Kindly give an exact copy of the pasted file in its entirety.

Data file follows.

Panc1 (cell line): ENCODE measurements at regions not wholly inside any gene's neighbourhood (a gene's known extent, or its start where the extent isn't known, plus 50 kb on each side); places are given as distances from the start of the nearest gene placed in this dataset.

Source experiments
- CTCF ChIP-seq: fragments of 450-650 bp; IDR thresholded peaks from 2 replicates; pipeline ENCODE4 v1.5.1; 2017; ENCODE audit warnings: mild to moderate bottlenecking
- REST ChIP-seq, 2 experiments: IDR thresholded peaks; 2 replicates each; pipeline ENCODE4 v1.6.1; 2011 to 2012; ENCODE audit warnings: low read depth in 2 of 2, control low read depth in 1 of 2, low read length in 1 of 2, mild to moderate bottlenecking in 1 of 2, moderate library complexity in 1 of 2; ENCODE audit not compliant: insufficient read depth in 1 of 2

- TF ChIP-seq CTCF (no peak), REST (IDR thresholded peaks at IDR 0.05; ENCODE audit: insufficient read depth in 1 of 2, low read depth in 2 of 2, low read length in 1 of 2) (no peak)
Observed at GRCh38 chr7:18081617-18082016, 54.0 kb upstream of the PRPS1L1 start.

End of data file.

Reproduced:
Panc1 (cell line): ENCODE measurements at regions not wholly inside any gene's neighbourhood (a gene's known extent, or its start where the extent isn't known, plus 50 kb on each side); places are given as distances from the start of the nearest gene placed in this dataset.

Source experiments
- CTCF ChIP-seq: fragments of 450-650 bp; IDR thresholded peaks from 2 replicates; pipeline ENCODE4 v1.5.1; 2017; ENCODE audit warnings: mild to moderate bottlenecking
- REST ChIP-seq, 2 experiments: IDR thresholded peaks; 2 replicates each; pipeline ENCODE4 v1.6.1; 2011 to 2012; ENCODE audit warnings: low read depth in 2 of 2, control low read depth in 1 of 2, low read length in 1 of 2, mild to moderate bottlenecking in 1 of 2, moderate library complexity in 1 of 2; ENCODE audit not compliant: insufficient read depth in 1 of 2

- TF ChIP-seq CTCF (no peak), REST (IDR thresholded peaks at IDR 0.05; ENCODE audit: insufficient read depth in 1 of 2, low read depth in 2 of 2, low read length in 1 of 2) (no peak)
Observed at GRCh38 chr7:18081617-18082016, 54.0 kb upstream of the PRPS1L1 start.